Sometimes I’ll take a detour up Aloha, just for the beauty of it. The tree-lined street curves up from 10th to 12th, 13th, 14th, 15th, and beyond, past graceful old homes that speak of a different era.
If I have time, I’ll stop at Volunteer Park for a dose of nature. It’s nature of a different era, too: expansive manicured lawns, wide paths, two water lily ponds with koi, street lamps, a beautiful little 1912 conservatory. Still, there are paths and spots in this 48-acre park where it’s easy to forget you’re in a city.
How ironic, then, that there are two great photo ops for the city here. One is at Isamu Noguchi’s Black Sun sculpture (1969). If you line your shot up right, you can see the Space Needle in the donut hole. The other city photo op is from the top of the 1906 water tower.
It’s only 107 stairs up to the observation deck, according to the park’s website, but it’s a claustrophobe’s challenge. I’ve never been up, but when I was there snapping this photo, a woman strode up one side and down the other side of the tower’s double-helix stairway in the two minutes that it took me to walk around the outside of the building. So, it’s quick.
It’s actually only a short walk around the tower, but I got distracted by the textures in tower’s bricks. There are so many delightful old details in this park. Look how pretty the little flowers on the water tower’s sign are (below). Enjoy the foot-massaging cobbles in front of the Thomas Burke memorial. (Oh, sorry: it’s a “pedestal-bench-plaza,” a phrase that sounds excessive until you actually stand there in person. It really is a pedestal-bench-plaza with tons of typography.) One of the rock inlays on the plaza in front of Mr. Burke depicts the West Coast states in red and the Pacific Ocean in blue-gray. And, I don’t know, but I think I saw my first Art Deco penis. (Not Mr. Burke’s.)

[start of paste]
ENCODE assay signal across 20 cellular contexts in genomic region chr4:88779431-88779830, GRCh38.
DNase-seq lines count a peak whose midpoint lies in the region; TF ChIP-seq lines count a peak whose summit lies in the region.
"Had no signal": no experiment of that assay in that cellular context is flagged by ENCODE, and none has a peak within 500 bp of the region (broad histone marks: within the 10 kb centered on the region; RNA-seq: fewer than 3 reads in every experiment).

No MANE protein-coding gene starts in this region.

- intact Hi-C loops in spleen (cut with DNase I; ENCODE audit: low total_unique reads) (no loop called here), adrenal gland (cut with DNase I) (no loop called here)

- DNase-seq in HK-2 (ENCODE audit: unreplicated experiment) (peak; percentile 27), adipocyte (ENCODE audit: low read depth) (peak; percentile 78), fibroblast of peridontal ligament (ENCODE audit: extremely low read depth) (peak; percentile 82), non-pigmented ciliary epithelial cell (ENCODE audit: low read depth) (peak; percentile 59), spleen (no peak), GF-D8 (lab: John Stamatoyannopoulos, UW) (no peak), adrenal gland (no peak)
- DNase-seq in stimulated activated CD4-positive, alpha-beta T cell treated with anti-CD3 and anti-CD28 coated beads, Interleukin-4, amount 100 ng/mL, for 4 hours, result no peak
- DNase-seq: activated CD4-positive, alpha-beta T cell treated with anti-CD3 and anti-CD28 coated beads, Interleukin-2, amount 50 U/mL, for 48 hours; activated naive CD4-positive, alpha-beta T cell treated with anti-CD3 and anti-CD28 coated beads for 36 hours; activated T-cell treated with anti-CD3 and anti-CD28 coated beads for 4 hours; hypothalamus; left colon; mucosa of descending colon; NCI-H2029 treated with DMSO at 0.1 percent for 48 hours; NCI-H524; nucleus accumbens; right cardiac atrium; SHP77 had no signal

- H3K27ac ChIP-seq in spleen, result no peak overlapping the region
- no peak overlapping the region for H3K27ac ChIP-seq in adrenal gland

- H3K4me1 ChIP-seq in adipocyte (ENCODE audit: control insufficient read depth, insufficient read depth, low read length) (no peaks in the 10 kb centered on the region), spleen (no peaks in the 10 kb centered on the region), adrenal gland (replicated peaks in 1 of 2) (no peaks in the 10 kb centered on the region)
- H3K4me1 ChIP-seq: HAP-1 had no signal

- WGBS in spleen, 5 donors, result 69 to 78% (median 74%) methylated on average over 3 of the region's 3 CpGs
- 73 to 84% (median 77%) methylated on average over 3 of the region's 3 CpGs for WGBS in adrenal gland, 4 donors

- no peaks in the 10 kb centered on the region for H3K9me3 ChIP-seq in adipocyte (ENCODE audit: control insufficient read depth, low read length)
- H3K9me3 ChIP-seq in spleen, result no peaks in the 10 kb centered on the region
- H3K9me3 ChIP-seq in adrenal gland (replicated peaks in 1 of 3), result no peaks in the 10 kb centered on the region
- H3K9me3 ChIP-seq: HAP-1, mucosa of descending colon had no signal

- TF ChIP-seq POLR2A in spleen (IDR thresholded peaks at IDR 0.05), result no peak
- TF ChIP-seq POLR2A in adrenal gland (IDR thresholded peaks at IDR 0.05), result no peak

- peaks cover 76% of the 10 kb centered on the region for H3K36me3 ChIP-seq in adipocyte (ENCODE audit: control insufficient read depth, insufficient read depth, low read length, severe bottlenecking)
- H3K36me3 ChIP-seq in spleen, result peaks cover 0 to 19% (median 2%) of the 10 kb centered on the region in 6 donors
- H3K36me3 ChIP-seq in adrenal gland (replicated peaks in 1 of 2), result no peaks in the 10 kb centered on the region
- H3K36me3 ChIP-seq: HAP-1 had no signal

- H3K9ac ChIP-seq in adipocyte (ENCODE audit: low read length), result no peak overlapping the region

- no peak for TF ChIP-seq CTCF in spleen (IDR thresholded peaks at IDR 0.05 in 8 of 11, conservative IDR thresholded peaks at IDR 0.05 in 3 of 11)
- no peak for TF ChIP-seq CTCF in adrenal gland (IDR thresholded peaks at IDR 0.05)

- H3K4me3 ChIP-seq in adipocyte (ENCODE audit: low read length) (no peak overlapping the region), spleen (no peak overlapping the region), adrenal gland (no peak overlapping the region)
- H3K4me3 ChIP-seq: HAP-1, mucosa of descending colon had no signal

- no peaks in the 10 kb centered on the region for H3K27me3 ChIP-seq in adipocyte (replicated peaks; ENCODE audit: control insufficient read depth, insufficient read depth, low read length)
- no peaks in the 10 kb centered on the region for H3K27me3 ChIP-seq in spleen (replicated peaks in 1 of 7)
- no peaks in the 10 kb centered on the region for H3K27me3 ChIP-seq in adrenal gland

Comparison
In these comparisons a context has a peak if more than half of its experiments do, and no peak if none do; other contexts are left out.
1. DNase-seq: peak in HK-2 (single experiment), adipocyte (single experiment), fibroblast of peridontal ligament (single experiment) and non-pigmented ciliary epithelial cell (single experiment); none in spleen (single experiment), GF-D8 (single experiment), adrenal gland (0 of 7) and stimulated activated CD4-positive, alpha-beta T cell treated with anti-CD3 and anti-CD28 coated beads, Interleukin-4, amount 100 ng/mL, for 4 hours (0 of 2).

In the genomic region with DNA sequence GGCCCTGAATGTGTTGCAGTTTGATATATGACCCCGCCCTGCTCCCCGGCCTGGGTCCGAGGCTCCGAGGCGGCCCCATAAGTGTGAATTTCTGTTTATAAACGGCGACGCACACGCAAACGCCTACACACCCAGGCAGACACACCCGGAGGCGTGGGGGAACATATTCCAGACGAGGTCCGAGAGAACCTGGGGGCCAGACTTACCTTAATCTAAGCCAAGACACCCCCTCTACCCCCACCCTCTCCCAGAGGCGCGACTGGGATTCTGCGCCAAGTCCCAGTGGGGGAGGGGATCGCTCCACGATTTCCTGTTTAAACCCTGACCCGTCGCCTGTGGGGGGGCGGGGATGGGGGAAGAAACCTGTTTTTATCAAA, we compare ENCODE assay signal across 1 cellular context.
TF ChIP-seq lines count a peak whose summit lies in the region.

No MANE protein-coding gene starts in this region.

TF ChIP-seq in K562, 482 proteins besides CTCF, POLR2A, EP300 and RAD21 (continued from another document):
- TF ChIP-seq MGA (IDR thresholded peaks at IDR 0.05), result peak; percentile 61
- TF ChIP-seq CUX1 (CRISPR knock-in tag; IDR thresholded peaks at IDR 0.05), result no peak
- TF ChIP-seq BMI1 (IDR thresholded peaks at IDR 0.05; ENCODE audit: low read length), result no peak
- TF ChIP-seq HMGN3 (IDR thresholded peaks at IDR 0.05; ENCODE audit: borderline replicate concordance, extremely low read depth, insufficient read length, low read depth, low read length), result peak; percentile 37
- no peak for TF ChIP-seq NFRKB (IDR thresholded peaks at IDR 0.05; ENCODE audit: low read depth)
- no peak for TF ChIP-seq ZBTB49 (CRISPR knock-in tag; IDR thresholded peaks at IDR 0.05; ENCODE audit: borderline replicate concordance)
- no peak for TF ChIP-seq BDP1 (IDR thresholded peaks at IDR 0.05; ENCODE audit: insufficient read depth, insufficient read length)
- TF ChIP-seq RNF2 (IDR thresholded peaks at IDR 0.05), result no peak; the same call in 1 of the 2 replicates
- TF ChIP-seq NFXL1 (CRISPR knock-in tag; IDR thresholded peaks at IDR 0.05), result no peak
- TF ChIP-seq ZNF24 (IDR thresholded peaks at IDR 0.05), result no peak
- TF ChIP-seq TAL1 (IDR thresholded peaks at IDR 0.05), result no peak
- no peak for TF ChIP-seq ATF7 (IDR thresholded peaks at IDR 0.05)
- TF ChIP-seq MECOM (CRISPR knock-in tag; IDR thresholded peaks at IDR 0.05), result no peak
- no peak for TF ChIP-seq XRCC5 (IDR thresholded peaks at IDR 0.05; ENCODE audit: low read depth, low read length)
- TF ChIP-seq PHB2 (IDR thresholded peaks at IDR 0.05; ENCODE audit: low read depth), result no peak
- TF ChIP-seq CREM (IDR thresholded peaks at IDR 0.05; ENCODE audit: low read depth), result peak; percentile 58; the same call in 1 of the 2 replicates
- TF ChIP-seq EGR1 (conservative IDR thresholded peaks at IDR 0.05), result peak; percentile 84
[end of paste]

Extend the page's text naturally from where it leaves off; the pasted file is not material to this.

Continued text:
There’s more Art Deco on the other side of the parking lot—a huge, glorious pile of it. Check out the doors of the Thomas Burke memorial.
One of the two best lectures I’ve ever attended took place here (Xu Bing). I’ve only been to three exhibits at SAAM, but I really enjoyed them. Is their permanent collection any good? I don’t know enough about Asian art to comment on that, but I can say that if you’re looking for a little inspiration on a rainy day, SAAM’s permanent collection can do the trick. You’ll just have to slow down enough to see it.
You can slow down for free outside. Volunteer Park is a great place to spread a picnic blanket or to stretch out in the sun (or shade). There are performances in the amphitheater. There’s a playground and a wading pool. And a dahlia garden, which is way cooler than it sounds. (Speaking of cool flowers, the conservatory’s corpse flower bloomed in September 2014. Check back in with this stinky flower in seven to ten years.)
When I was just about done taking the pictures for this blog post, one last detail caught my eye. On the park’s naming monument, there’s a chunky eagle carved into the stone, touchingly subtle for such a stolid piece, embracing a plaque that tells why the park is named Volunteer Park.
The plaque reads: Volunteer Park—renamed 1901 in tribute to the volunteer services of Spanish-American War veterans who liberated the oppressed peoples of Cuba, Puerto Rico and the Philippine Islands. April 1898–July 1902. “Lord God of hosts be with us yet lest we forget, lest we forget.” Erected 1953.
I’m sorry to say, I had forgotten about the war.
But you can forget a lot in this park.
It’s that kind of place.